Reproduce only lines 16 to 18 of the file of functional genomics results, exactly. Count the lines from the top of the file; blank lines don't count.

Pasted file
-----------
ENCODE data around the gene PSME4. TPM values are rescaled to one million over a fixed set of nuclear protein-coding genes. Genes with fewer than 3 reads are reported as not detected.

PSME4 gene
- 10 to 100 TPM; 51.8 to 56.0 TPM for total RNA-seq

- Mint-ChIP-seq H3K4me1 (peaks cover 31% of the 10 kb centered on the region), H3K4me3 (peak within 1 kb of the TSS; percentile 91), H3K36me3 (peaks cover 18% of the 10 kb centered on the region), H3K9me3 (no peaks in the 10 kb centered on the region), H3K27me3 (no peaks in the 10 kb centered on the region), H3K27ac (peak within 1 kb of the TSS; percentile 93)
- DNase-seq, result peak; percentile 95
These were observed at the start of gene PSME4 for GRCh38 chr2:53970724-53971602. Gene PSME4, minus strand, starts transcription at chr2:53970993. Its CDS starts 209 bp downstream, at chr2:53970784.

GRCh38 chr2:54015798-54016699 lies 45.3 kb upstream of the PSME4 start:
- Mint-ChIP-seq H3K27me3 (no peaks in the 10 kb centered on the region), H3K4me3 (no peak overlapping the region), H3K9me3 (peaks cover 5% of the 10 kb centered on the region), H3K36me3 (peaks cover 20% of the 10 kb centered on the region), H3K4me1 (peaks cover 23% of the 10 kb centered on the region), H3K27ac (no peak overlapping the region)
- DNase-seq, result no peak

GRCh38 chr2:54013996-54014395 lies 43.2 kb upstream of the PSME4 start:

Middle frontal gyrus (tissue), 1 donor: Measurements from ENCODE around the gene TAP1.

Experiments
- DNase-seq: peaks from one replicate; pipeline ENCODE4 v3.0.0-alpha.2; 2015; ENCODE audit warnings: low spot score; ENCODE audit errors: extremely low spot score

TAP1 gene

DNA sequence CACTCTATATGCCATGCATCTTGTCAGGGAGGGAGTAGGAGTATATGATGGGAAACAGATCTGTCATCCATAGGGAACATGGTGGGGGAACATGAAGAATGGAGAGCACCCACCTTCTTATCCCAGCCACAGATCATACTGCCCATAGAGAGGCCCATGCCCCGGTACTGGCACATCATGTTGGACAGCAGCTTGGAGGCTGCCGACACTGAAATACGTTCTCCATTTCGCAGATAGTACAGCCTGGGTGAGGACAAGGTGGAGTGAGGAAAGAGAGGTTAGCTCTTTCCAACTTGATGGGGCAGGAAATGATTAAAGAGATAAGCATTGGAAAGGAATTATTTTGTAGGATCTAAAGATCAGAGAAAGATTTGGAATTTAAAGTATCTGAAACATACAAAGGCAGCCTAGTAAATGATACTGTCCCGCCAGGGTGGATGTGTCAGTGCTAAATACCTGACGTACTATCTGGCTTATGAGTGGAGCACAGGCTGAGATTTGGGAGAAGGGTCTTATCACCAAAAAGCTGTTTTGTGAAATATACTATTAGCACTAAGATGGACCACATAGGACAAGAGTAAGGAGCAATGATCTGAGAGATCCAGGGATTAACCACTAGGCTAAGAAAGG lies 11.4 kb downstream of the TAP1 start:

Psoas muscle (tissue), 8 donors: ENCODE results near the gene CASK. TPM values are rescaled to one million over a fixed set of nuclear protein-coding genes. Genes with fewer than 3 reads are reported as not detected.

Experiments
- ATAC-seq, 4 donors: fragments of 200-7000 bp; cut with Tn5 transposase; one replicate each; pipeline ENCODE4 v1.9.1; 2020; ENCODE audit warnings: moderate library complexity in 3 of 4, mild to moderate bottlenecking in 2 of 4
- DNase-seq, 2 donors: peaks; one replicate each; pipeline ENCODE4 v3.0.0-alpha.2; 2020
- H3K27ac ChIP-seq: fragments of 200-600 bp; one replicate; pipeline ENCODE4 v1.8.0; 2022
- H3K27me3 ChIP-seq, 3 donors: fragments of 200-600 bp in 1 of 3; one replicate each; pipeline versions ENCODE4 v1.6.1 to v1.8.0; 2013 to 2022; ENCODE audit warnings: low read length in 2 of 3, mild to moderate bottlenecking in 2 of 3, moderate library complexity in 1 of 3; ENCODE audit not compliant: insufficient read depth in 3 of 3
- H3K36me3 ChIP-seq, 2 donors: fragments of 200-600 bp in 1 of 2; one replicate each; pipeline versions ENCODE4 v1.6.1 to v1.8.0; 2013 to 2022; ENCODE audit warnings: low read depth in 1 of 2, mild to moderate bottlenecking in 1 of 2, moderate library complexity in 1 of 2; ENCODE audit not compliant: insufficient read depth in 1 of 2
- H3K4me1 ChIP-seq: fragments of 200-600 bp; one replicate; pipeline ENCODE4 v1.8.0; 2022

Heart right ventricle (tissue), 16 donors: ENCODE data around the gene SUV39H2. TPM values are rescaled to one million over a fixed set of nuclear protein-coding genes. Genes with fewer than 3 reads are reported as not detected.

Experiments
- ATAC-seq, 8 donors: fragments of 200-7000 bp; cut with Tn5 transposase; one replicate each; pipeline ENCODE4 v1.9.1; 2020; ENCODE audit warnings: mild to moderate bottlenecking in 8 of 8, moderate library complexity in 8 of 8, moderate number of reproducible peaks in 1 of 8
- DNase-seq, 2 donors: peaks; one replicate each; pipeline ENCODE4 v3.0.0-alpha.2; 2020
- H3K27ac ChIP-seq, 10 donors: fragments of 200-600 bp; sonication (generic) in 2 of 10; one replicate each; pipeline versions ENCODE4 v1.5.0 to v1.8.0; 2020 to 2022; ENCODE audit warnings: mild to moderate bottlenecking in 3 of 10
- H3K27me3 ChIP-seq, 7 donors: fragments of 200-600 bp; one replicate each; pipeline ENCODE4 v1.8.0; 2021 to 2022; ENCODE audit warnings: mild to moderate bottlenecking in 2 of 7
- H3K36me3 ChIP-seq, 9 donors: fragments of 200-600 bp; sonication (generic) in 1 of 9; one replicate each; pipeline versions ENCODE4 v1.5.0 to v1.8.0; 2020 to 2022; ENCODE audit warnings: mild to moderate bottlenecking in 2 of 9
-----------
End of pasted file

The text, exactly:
Psoas muscle (tissue), 8 donors: ENCODE results near the gene CASK. TPM values are rescaled to one million over a fixed set of nuclear protein-coding genes. Genes with fewer than 3 reads are reported as not detected.

Experiments
- ATAC-seq, 4 donors: fragments of 200-7000 bp; cut with Tn5 transposase; one replicate each; pipeline ENCODE4 v1.9.1; 2020; ENCODE audit warnings: moderate library complexity in 3 of 4, mild to moderate bottlenecking in 2 of 4